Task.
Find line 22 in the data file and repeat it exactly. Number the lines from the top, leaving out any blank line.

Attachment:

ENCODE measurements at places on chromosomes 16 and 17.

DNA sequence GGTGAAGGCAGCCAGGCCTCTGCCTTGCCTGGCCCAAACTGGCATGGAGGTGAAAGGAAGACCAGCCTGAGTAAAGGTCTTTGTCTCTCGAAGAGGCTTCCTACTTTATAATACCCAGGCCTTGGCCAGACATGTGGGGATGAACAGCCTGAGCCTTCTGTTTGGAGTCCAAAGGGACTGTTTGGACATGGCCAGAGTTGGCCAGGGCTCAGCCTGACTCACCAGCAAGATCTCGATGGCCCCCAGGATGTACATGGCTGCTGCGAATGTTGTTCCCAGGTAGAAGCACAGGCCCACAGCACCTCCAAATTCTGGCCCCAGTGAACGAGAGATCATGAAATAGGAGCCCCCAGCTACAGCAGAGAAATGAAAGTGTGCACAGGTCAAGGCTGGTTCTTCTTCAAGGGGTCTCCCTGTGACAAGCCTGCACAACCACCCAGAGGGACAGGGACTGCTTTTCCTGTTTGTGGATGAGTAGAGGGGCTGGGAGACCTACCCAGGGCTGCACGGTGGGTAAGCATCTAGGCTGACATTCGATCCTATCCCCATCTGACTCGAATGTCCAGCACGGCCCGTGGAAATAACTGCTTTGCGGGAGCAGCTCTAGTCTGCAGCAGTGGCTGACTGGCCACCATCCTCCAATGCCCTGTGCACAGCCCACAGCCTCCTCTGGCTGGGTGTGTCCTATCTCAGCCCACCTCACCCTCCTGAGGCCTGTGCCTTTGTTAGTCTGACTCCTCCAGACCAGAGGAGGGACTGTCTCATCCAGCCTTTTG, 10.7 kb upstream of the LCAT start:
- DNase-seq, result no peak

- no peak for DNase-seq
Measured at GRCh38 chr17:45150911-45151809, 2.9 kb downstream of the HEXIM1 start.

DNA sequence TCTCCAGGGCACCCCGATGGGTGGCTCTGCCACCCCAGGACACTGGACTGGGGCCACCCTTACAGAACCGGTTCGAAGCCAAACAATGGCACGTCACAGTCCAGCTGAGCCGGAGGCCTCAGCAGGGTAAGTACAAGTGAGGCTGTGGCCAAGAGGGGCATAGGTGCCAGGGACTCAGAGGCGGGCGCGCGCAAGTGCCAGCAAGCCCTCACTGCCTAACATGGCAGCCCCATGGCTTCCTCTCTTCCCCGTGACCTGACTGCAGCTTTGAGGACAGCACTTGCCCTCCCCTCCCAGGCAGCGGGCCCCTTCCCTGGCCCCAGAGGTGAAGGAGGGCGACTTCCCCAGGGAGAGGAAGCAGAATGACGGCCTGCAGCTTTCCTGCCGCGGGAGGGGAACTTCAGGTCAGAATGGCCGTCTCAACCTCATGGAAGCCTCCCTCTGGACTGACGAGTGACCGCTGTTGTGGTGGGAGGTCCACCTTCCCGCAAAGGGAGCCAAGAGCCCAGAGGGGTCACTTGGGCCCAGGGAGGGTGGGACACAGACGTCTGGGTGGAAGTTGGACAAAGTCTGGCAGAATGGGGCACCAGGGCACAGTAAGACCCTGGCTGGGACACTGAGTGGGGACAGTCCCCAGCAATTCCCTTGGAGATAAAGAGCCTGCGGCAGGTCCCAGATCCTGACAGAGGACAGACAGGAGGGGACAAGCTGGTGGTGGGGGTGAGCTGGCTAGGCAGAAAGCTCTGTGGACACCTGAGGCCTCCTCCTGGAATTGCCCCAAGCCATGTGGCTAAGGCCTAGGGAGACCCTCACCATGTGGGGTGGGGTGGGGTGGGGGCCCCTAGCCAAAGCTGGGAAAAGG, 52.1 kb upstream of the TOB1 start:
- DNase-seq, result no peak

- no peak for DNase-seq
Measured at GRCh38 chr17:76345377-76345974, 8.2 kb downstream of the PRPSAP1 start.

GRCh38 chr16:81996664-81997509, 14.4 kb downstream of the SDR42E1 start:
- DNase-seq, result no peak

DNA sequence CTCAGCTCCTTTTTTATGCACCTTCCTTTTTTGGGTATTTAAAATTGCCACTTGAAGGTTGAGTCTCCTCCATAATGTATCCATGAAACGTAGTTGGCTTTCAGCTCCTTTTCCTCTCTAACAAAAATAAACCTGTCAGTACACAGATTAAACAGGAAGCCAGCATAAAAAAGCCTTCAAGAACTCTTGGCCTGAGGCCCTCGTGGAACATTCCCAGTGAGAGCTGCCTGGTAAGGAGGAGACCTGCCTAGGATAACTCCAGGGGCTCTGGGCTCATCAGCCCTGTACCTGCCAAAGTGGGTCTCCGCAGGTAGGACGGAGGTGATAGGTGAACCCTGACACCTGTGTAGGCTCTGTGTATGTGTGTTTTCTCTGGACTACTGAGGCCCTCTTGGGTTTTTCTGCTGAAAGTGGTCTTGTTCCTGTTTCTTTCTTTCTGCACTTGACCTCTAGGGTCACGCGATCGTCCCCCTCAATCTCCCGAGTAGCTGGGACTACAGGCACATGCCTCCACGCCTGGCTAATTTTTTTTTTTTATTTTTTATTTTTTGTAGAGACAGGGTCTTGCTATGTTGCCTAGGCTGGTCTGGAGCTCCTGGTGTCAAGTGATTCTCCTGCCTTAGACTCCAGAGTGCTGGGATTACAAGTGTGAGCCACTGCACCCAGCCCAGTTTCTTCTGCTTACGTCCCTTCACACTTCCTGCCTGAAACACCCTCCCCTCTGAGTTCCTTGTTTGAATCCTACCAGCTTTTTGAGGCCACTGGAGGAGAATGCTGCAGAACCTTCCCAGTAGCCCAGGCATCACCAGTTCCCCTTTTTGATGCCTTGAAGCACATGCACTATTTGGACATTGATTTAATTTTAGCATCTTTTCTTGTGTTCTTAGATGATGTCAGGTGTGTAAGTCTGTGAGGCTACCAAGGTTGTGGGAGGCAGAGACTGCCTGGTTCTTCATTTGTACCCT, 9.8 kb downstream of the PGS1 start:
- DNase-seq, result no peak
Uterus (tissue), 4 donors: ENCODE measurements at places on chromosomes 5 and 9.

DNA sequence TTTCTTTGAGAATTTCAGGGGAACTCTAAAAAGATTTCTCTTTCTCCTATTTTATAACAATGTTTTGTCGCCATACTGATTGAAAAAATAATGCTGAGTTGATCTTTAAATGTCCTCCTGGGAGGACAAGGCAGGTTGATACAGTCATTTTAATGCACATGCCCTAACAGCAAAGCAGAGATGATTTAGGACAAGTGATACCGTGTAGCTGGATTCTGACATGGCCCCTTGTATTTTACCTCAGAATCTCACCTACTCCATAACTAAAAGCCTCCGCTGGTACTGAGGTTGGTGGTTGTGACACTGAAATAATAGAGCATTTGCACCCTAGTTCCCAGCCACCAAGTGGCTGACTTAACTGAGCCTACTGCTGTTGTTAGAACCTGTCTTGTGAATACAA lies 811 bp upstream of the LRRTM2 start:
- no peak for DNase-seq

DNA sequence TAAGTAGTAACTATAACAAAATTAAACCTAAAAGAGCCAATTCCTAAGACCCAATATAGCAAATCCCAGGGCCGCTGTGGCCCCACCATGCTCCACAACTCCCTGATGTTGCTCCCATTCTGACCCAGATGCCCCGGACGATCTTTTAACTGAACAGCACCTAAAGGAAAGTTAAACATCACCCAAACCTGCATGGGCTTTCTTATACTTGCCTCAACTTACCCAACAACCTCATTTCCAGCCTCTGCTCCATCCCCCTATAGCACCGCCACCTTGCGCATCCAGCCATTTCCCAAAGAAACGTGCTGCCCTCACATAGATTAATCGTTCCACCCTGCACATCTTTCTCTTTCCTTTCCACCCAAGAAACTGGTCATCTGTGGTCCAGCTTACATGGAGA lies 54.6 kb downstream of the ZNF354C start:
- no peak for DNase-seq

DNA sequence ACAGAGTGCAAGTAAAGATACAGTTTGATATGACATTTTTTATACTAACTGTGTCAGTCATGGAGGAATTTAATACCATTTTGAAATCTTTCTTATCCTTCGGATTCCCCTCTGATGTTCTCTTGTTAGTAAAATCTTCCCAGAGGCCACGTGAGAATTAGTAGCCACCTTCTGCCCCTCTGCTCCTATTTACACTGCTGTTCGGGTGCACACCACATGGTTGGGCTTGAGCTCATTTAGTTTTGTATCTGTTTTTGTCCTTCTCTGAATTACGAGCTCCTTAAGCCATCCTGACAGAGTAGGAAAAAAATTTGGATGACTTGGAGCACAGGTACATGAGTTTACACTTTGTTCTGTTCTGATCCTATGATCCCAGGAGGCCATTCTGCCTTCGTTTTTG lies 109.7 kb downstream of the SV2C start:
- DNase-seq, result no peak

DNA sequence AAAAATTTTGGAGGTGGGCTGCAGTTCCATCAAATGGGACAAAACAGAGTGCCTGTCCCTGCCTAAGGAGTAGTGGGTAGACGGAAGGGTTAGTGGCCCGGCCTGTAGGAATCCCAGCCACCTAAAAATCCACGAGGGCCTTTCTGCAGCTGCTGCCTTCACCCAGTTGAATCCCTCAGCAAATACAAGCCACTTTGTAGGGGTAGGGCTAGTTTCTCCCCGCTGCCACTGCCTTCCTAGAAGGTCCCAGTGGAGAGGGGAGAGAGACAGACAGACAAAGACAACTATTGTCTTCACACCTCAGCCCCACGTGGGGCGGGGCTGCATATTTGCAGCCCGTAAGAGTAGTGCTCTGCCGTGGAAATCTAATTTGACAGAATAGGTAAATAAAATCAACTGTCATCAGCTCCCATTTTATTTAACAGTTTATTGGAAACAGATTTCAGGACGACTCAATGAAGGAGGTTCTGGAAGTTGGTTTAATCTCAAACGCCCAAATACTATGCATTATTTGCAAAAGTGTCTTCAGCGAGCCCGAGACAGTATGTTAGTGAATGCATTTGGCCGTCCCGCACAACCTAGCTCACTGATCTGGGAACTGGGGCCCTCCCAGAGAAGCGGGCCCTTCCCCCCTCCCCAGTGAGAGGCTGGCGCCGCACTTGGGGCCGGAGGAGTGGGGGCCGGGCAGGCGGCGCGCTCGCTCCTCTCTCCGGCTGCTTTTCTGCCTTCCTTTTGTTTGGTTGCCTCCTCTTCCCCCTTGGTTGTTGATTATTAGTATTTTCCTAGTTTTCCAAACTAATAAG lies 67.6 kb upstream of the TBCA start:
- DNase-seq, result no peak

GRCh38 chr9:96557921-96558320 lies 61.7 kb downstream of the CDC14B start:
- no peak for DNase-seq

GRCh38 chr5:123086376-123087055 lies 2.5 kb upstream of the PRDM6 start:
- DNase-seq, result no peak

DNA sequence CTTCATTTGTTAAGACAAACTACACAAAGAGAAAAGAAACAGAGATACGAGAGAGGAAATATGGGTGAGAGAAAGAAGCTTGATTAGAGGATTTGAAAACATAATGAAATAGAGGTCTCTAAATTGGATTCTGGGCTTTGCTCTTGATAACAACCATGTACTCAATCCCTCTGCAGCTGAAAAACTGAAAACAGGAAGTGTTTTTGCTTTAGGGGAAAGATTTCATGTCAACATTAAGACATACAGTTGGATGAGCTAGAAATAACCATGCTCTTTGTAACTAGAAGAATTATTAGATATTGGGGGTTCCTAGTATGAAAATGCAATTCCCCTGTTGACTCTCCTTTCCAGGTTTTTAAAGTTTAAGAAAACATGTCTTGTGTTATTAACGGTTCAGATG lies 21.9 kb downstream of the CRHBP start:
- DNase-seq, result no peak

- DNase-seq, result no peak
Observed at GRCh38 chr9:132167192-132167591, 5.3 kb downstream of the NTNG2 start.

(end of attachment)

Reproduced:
- DNase-seq, result no peak